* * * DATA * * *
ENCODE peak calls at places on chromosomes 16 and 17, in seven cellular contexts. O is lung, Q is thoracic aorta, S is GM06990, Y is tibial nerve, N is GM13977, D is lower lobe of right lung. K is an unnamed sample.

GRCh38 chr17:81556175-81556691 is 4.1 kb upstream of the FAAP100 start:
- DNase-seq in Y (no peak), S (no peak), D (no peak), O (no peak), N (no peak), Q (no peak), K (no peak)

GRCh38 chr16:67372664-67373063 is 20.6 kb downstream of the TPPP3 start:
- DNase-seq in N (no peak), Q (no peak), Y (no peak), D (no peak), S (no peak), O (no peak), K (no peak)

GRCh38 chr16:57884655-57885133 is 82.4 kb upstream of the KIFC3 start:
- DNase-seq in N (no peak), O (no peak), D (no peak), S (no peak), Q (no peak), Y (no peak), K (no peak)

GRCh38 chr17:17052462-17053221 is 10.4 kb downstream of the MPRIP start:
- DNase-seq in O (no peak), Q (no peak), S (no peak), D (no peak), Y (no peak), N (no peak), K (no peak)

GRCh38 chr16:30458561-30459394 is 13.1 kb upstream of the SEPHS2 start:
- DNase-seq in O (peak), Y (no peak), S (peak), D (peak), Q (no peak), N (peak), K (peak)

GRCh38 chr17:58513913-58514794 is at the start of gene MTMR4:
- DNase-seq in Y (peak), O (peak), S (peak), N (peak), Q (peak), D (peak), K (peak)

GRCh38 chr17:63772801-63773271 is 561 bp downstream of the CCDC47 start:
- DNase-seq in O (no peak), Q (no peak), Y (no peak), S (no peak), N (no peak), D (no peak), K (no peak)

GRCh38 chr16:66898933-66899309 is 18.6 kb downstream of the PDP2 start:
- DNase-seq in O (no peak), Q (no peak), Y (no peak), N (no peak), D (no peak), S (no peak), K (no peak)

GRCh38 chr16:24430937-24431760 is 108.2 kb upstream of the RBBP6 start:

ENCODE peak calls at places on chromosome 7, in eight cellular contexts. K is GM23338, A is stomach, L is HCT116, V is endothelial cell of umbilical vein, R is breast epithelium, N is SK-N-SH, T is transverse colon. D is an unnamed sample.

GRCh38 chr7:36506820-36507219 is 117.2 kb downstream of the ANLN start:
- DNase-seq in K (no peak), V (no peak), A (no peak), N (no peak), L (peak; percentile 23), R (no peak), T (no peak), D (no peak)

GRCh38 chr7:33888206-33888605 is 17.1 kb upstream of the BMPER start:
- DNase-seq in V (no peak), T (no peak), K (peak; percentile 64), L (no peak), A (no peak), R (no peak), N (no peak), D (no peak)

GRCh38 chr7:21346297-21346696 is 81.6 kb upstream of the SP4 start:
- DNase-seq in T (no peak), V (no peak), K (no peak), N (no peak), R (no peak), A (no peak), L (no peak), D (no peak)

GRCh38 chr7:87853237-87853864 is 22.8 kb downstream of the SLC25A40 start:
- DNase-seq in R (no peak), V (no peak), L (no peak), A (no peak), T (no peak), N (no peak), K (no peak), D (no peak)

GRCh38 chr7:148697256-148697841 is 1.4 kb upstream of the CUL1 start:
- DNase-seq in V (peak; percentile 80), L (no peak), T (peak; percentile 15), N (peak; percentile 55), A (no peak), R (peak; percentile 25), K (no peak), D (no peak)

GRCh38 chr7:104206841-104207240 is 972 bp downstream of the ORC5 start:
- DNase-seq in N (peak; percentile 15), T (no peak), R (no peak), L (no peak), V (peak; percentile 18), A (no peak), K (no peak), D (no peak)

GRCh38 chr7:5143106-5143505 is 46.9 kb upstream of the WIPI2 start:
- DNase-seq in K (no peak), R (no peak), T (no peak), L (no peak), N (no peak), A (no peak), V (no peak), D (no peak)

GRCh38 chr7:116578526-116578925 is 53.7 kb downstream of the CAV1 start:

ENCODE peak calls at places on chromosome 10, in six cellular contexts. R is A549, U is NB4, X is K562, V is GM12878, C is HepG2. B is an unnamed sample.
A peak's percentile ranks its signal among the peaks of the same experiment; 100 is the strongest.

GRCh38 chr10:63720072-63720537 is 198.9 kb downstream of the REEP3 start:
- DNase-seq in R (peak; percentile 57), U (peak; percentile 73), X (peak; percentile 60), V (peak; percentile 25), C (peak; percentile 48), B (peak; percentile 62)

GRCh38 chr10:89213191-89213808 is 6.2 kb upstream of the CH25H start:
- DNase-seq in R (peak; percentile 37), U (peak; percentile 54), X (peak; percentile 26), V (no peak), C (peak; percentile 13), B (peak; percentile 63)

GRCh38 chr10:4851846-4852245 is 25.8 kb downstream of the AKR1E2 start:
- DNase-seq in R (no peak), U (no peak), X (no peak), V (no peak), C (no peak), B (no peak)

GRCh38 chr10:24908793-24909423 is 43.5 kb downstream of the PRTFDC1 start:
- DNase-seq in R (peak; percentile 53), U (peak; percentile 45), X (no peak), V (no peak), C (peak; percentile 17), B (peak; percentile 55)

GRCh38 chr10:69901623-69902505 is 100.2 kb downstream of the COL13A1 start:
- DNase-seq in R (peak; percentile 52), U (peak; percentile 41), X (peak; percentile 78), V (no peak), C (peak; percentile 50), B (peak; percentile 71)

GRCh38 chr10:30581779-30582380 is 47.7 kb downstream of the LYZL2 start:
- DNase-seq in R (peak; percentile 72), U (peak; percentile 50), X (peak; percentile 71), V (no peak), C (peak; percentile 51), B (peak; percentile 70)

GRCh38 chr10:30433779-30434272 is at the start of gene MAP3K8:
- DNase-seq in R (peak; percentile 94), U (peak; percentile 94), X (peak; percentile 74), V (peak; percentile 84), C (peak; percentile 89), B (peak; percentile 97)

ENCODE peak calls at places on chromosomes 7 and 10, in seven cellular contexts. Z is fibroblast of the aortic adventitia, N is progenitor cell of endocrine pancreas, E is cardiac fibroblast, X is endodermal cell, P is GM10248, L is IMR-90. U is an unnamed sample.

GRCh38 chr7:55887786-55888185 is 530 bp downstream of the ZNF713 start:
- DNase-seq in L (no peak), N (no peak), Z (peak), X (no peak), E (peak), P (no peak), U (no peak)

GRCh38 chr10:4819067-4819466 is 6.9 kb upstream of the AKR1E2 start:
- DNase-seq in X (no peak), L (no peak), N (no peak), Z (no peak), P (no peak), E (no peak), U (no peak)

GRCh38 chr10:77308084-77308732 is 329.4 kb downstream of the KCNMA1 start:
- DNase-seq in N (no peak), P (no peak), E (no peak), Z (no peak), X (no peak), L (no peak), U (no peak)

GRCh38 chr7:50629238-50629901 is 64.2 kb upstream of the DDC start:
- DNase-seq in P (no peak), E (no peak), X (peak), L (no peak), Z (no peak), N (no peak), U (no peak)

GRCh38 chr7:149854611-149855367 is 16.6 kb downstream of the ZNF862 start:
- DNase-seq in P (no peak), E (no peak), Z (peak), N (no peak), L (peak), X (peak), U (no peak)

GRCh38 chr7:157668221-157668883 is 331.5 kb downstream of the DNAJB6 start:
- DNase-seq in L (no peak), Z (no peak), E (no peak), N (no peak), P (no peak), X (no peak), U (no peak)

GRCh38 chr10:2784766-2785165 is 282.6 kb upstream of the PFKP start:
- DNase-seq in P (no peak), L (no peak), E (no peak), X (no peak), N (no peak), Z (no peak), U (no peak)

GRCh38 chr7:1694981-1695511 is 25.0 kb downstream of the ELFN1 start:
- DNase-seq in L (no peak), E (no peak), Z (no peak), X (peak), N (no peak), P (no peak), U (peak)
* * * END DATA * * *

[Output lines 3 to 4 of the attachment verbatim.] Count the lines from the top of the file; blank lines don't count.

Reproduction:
- DNase-seq in Y (no peak), S (no peak), D (no peak), O (no peak), N (no peak), Q (no peak), K (no peak)

GRCh38 chr16:67372664-67373063 is 20.6 kb downstream of the TPPP3 start: